trying it out; a humorous acceptance of a challenge with myself."
That opposition, said the Invisibles,
is itself a substance, with a nature of its own, that must be worked in.
"The first thing you must learn,"
they added, "is to accept opposition so in its entirety, so completely,
that not one speck of attention is ever wasted on it, except for the intellectual
appraisement of its strength and the planning for control of its
"I see," said Betty, "you do not say,
'Isn't it hateful I've got this? Isn't it disgusting that this
happened!' You know that, if someone goes at you to overwhelm you with
something, it is stupid to waste time and strength in reacting to it
with resentment. You at once
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KNOW 227 act together all your vigor to create
exactly the opposite. . .
"The best course," elaborated the
Invisibles, "is always to reduce your aims to their essentials, and then
seek the cooperation of your material, however imperfect. Nor will you
find this too difficult to accomplish— provided you keep as your chief
aim the determination to proceed with the least friction and the most skill and sympathy, in the sense of an
artist's sympathy with his work and material."
"I needed that." Betty was
appreciative. "You see, for a moment I was a little sad and puzzled about the
uselessness of trying to bring a bit of real spirituality into ordinary
life. The exquisite amount of devotion required to accomplish it, the
creation of all the heart energy and absorption in it, in order to make
it live in the atmosphere of everyday life—it's all so intangible to do,
and people's reactions to it are so curious! It is like leading them
into a refrigerating room or a furnace room—something that has an
immediate reaction on them. You can't tell how they are going to take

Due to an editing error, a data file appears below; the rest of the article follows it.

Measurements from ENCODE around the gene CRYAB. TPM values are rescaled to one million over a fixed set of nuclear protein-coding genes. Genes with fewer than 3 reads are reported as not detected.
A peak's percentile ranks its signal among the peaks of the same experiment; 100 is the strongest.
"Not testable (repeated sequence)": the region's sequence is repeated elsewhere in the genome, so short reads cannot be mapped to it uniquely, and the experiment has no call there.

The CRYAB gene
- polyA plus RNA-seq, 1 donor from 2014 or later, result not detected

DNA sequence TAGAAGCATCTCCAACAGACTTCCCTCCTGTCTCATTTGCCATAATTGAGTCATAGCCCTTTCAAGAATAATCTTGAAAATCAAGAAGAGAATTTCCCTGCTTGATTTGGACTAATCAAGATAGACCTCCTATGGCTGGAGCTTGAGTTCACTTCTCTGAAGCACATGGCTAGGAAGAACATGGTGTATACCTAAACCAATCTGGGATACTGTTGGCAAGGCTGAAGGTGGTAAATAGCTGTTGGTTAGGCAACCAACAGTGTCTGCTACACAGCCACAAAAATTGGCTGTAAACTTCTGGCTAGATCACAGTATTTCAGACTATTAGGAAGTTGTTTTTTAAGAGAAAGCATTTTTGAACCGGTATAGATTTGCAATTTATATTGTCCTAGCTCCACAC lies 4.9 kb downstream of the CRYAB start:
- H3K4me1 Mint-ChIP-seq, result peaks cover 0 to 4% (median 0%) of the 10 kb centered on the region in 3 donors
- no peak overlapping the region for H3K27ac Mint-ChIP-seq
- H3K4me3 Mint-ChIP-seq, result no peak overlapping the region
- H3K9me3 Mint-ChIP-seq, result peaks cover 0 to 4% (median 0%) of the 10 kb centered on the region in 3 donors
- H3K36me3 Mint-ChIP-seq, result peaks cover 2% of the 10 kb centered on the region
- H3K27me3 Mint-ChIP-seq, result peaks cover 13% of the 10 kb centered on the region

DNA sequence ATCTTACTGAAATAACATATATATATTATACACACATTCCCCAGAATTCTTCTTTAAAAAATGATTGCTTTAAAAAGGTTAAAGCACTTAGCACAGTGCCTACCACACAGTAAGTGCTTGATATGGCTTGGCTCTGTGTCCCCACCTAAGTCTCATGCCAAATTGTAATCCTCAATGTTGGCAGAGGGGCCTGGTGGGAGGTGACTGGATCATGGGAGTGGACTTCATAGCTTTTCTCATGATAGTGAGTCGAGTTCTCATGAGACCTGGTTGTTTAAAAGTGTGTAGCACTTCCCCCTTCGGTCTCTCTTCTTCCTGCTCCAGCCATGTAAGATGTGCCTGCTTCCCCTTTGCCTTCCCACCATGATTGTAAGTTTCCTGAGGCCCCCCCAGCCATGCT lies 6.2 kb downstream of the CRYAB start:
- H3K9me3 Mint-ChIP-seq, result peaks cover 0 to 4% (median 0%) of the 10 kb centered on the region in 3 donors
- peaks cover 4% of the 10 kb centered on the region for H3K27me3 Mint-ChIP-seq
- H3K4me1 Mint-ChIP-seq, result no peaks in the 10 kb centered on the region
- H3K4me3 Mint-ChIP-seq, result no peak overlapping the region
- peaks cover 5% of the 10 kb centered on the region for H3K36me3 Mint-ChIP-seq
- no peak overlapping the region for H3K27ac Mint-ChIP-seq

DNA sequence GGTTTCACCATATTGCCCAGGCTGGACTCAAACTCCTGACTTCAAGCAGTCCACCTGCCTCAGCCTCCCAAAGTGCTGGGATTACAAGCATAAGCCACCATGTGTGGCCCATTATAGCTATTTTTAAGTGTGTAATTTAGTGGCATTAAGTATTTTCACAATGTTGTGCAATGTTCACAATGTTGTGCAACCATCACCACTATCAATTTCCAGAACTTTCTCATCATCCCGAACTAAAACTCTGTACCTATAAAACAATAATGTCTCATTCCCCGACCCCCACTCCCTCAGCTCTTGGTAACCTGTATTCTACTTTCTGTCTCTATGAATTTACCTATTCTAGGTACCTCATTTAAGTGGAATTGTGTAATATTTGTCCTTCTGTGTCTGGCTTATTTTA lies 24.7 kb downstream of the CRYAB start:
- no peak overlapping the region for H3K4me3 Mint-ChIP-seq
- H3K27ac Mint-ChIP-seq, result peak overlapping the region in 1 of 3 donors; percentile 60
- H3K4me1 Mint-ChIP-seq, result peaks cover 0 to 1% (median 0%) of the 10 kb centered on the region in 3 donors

"Now the method we suggest in working
in the nature of the substance," said the Invisibles, "is not to try
immediately to graft on it what you have to bring. You should leave that
to the constructive purpose with which you have unified yourself. Your
part is to cultivate, in full enjoyment, the pitch which made
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that unification possible; and to try
to lift from drabness and traditional isolations the
"It's a sort of idea of little
shadings of ability to pick up from the human scrap heap and sense the
bits of quality there. I find it a little hard—let it go," said Betty.
"My first translation of my
experience," Betty tried to retrace the steps that had led her to this
point, "was that I was not to reach restlessly and objectively hither
and thither, but was to sit at home in myself and sense that self to the
depth of my capacity of heart intelligence and comprehension. But that
was not adequate: It is too limited.
"My next reaction to it was that
through persistent practice I had become used to thinking of myself as
vigorously centered in a point of power, capable of action on inferior
substance. And that inferior substance is inferior because it has no free
will to refuse my vigorous action, any more than metal can refuse to accept
warmth when placed near the fire.
"But that was inadequate, too. Both
those concepts were too limited to convey the scope of spiritual action.
They are still molded by brain limitations; and yet both have necessary
steps of truth embodied in them. The thing they lack is the universality of spiritual consciousness."
"The only real way to work in the
nature of the substance," contributed the Invisibles, "is through a
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generous and spontaneous blending with
other lives in the universality common to all.
"it is very hard to drag forth the
enduring element in each—the
person—, to throw calmly into the discard the barnacle parasite part,"
said the Invisibles.
"To work in the nature of the
substance! " they exclaimed. "Why, if the world were only wise enough to do that,
there would be little else to do. It is tolerance. It is the nth degree of
humanitarianism. It is respect for the integrity of each individual soul.
Those who have gained the habitual spiritual consciousness always work
that way, in the nature of the substance; and it is in that way you can
recognize them. In fact, working in the nature of the substance is the
only way people can live together in peace."